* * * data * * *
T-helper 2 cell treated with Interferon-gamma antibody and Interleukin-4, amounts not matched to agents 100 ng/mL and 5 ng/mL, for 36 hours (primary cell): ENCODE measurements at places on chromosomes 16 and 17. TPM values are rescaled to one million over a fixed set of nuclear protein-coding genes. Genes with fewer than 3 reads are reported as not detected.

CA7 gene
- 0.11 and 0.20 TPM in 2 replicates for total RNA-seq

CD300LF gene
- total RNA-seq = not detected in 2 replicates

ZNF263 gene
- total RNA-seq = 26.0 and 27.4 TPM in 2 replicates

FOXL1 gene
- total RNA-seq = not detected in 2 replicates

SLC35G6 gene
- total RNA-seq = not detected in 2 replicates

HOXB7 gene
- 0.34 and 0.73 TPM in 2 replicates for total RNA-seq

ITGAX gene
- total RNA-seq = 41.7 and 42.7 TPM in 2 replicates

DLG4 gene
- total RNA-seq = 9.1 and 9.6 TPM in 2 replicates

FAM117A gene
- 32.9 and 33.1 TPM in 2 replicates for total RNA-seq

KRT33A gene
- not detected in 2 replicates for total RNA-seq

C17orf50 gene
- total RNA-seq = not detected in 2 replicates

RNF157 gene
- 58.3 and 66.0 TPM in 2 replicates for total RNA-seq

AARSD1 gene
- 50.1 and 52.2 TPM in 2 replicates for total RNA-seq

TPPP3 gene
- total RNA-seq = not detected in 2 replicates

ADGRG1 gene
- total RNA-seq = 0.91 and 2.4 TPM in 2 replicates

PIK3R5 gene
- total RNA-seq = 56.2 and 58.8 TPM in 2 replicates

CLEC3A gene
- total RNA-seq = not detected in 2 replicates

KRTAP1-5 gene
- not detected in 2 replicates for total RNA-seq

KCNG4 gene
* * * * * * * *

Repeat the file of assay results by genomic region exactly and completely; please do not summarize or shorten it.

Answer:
T-helper 2 cell treated with Interferon-gamma antibody and Interleukin-4, amounts not matched to agents 100 ng/mL and 5 ng/mL, for 36 hours (primary cell): ENCODE measurements at places on chromosomes 16 and 17. TPM values are rescaled to one million over a fixed set of nuclear protein-coding genes. Genes with fewer than 3 reads are reported as not detected.

CA7 gene
- 0.11 and 0.20 TPM in 2 replicates for total RNA-seq

CD300LF gene
- total RNA-seq = not detected in 2 replicates

ZNF263 gene
- total RNA-seq = 26.0 and 27.4 TPM in 2 replicates

FOXL1 gene
- total RNA-seq = not detected in 2 replicates

SLC35G6 gene
- total RNA-seq = not detected in 2 replicates

HOXB7 gene
- 0.34 and 0.73 TPM in 2 replicates for total RNA-seq

ITGAX gene
- total RNA-seq = 41.7 and 42.7 TPM in 2 replicates

DLG4 gene
- total RNA-seq = 9.1 and 9.6 TPM in 2 replicates

FAM117A gene
- 32.9 and 33.1 TPM in 2 replicates for total RNA-seq

KRT33A gene
- not detected in 2 replicates for total RNA-seq

C17orf50 gene
- total RNA-seq = not detected in 2 replicates

RNF157 gene
- 58.3 and 66.0 TPM in 2 replicates for total RNA-seq

AARSD1 gene
- 50.1 and 52.2 TPM in 2 replicates for total RNA-seq

TPPP3 gene
- total RNA-seq = not detected in 2 replicates

ADGRG1 gene
- total RNA-seq = 0.91 and 2.4 TPM in 2 replicates

PIK3R5 gene
- total RNA-seq = 56.2 and 58.8 TPM in 2 replicates

CLEC3A gene
- total RNA-seq = not detected in 2 replicates

KRTAP1-5 gene
- not detected in 2 replicates for total RNA-seq

KCNG4 gene